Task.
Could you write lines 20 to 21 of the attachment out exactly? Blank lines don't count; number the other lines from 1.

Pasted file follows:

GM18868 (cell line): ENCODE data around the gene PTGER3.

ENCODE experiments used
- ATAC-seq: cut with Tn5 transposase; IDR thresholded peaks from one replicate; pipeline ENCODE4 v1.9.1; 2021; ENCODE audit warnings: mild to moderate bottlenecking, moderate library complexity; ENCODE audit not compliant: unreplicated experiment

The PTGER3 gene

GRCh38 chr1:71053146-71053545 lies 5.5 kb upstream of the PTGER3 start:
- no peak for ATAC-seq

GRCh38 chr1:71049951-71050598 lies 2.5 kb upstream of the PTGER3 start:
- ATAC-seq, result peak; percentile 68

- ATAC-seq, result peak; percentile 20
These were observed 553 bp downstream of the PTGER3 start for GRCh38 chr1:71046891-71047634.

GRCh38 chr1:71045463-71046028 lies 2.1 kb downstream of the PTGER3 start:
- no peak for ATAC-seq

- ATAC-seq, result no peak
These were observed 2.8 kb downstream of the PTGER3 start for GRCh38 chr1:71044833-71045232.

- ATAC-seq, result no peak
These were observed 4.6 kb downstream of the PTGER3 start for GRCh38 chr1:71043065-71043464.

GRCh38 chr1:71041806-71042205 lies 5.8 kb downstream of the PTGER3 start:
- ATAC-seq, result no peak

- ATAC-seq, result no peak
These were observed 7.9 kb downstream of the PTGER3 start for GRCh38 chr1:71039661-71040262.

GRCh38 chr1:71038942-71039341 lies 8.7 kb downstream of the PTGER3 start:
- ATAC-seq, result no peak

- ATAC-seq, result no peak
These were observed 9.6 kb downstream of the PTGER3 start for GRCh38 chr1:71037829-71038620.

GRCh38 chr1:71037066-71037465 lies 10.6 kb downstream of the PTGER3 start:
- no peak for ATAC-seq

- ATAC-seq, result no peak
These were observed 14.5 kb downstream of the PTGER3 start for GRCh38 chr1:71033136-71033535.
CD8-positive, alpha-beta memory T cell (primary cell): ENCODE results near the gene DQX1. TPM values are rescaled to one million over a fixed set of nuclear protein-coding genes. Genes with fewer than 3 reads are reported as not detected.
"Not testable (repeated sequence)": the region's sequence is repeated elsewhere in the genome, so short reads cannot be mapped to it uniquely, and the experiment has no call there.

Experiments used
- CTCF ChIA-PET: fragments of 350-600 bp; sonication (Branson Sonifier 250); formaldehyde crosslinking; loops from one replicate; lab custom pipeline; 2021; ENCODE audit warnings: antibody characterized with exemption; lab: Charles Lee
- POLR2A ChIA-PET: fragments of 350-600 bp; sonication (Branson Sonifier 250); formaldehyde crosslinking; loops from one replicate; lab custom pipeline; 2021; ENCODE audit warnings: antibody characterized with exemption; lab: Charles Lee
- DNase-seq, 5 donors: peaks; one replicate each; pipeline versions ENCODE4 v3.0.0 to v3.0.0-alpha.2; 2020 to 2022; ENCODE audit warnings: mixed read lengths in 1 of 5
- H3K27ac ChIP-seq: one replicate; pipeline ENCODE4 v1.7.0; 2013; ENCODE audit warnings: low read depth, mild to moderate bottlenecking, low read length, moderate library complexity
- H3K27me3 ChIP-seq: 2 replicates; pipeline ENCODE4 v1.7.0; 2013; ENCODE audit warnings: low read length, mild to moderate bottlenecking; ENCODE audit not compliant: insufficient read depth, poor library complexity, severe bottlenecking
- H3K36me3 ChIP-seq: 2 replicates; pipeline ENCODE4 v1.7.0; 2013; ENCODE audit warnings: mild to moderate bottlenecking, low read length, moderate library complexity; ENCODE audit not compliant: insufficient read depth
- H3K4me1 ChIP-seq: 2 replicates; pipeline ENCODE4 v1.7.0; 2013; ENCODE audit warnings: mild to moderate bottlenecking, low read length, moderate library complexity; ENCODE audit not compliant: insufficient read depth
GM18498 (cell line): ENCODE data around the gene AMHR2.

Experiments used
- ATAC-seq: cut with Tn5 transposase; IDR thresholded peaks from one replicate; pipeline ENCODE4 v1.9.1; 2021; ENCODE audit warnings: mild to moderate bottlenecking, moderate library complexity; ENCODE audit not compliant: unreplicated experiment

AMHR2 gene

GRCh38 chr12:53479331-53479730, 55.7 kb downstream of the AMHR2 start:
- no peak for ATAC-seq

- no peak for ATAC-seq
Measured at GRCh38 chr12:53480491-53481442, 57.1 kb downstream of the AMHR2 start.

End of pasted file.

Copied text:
These were observed 7.9 kb downstream of the PTGER3 start for GRCh38 chr1:71039661-71040262.

GRCh38 chr1:71038942-71039341 lies 8.7 kb downstream of the PTGER3 start: